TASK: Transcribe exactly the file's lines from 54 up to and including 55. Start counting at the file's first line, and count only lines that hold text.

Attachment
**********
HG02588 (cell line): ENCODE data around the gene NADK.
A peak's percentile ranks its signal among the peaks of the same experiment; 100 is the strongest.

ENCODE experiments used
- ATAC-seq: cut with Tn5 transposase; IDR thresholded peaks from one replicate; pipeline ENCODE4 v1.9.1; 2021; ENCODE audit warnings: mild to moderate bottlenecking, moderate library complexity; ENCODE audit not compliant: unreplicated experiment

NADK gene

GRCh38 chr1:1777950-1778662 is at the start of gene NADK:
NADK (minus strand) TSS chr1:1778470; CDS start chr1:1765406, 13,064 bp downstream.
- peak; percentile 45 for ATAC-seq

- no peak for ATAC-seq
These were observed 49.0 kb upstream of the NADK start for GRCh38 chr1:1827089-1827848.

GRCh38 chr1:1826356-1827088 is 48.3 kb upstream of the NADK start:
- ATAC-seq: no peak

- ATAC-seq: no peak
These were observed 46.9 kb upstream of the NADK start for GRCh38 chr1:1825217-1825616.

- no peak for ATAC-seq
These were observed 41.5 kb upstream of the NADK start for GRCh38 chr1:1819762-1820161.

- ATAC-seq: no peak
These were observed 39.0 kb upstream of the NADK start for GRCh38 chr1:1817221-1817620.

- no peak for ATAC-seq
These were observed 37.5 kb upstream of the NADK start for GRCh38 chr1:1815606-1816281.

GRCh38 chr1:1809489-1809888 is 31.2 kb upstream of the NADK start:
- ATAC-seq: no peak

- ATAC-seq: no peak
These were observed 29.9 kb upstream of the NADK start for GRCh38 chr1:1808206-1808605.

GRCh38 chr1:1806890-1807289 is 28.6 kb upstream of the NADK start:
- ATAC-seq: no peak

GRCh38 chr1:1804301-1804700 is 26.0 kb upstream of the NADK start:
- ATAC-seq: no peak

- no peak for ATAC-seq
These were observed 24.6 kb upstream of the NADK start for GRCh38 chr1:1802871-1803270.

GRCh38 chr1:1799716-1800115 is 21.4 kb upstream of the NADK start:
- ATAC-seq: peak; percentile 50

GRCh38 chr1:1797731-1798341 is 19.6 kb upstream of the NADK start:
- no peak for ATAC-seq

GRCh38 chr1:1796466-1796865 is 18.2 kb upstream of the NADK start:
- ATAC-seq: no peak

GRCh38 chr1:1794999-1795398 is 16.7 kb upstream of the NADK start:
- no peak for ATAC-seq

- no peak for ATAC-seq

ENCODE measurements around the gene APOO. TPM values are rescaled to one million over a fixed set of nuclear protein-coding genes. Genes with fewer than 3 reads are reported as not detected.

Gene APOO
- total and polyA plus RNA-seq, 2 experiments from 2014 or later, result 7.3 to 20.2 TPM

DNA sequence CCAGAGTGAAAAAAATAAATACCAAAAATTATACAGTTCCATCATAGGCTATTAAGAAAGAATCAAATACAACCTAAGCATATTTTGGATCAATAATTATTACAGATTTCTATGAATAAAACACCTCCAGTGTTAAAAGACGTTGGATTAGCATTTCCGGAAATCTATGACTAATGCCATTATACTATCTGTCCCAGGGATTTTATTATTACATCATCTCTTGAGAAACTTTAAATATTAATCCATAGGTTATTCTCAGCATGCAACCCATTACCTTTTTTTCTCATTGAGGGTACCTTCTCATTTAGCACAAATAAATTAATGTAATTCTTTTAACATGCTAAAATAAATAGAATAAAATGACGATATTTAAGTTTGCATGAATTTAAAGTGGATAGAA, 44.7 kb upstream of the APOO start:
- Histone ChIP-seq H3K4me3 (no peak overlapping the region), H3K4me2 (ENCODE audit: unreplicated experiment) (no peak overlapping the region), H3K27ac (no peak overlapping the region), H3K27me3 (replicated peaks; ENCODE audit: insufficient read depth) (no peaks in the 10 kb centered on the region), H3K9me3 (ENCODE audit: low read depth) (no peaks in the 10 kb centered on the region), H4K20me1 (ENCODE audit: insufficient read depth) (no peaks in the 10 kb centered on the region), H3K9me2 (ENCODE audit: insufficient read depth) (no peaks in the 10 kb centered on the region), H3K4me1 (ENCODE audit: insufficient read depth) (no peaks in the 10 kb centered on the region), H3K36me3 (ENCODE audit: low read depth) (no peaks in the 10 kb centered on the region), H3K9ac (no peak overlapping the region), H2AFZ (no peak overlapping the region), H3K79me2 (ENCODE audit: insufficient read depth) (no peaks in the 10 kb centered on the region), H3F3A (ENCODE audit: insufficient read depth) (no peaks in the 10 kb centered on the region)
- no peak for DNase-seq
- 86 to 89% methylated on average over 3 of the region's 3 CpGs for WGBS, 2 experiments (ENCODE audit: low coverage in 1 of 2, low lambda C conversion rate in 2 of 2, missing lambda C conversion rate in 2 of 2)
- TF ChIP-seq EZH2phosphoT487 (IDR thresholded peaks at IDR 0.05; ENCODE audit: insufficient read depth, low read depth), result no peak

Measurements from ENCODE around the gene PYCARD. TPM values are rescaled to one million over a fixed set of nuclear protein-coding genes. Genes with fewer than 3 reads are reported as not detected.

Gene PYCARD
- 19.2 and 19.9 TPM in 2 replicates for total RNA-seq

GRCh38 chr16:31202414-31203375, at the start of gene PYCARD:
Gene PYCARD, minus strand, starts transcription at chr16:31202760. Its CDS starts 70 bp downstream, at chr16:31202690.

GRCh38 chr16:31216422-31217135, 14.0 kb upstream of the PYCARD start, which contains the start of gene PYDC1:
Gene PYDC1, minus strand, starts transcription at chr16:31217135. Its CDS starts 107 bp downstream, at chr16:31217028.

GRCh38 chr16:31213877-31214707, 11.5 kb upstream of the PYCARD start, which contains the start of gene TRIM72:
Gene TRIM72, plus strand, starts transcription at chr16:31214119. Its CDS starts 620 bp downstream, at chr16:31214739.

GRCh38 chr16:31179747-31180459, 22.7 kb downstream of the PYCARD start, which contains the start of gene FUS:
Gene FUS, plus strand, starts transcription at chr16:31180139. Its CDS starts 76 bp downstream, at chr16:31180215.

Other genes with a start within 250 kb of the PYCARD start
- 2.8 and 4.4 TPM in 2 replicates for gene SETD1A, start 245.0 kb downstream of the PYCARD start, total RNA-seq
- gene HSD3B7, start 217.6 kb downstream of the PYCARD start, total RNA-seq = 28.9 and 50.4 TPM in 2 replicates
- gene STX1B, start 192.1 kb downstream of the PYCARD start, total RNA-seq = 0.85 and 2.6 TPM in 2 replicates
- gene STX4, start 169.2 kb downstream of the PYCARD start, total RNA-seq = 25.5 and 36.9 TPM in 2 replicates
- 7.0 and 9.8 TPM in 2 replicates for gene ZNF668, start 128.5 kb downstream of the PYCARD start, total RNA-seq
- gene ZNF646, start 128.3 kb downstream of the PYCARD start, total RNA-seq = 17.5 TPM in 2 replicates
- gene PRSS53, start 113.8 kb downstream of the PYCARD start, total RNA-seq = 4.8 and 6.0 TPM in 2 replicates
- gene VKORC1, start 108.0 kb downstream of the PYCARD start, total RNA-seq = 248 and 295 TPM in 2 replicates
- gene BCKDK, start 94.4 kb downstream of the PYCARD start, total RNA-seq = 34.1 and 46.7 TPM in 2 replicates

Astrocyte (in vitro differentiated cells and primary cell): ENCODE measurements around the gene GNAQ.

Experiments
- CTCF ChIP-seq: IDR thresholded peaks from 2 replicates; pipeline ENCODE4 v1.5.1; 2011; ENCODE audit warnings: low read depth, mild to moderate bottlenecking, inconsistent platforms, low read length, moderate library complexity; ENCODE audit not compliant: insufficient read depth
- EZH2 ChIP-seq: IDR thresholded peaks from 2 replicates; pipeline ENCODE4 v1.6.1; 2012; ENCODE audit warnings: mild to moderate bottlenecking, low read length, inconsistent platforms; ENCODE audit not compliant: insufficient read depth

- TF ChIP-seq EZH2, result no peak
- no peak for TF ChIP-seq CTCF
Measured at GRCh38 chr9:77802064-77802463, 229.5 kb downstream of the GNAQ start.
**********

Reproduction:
Gene PYDC1, minus strand, starts transcription at chr16:31217135. Its CDS starts 107 bp downstream, at chr16:31217028.

GRCh38 chr16:31213877-31214707, 11.5 kb upstream of the PYCARD start, which contains the start of gene TRIM72: